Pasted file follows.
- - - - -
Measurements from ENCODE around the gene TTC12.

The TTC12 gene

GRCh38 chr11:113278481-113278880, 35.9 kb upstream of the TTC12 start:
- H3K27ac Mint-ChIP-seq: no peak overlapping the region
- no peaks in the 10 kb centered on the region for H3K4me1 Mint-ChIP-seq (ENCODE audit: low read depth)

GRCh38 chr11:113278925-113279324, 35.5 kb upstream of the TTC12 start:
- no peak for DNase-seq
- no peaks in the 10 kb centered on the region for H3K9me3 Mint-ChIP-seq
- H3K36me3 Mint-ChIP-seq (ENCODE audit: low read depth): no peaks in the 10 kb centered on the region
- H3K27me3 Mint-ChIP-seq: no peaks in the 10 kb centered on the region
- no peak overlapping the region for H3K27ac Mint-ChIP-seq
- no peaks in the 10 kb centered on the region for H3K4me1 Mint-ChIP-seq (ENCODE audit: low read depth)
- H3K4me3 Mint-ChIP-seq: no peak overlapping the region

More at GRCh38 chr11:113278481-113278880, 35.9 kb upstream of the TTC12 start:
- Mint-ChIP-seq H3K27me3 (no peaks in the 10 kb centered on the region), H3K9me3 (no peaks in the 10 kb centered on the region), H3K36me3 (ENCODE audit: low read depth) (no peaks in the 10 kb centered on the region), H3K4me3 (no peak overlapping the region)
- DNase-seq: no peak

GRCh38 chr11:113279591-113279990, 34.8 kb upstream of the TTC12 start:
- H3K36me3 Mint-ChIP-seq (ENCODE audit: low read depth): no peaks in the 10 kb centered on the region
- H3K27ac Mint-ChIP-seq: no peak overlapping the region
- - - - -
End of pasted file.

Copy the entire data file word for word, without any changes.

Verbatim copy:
Measurements from ENCODE around the gene TTC12.

The TTC12 gene

GRCh38 chr11:113278481-113278880, 35.9 kb upstream of the TTC12 start:
- H3K27ac Mint-ChIP-seq: no peak overlapping the region
- no peaks in the 10 kb centered on the region for H3K4me1 Mint-ChIP-seq (ENCODE audit: low read depth)

GRCh38 chr11:113278925-113279324, 35.5 kb upstream of the TTC12 start:
- no peak for DNase-seq
- no peaks in the 10 kb centered on the region for H3K9me3 Mint-ChIP-seq
- H3K36me3 Mint-ChIP-seq (ENCODE audit: low read depth): no peaks in the 10 kb centered on the region
- H3K27me3 Mint-ChIP-seq: no peaks in the 10 kb centered on the region
- no peak overlapping the region for H3K27ac Mint-ChIP-seq
- no peaks in the 10 kb centered on the region for H3K4me1 Mint-ChIP-seq (ENCODE audit: low read depth)
- H3K4me3 Mint-ChIP-seq: no peak overlapping the region

More at GRCh38 chr11:113278481-113278880, 35.9 kb upstream of the TTC12 start:
- Mint-ChIP-seq H3K27me3 (no peaks in the 10 kb centered on the region), H3K9me3 (no peaks in the 10 kb centered on the region), H3K36me3 (ENCODE audit: low read depth) (no peaks in the 10 kb centered on the region), H3K4me3 (no peak overlapping the region)
- DNase-seq: no peak

GRCh38 chr11:113279591-113279990, 34.8 kb upstream of the TTC12 start:
- H3K36me3 Mint-ChIP-seq (ENCODE audit: low read depth): no peaks in the 10 kb centered on the region
- H3K27ac Mint-ChIP-seq: no peak overlapping the region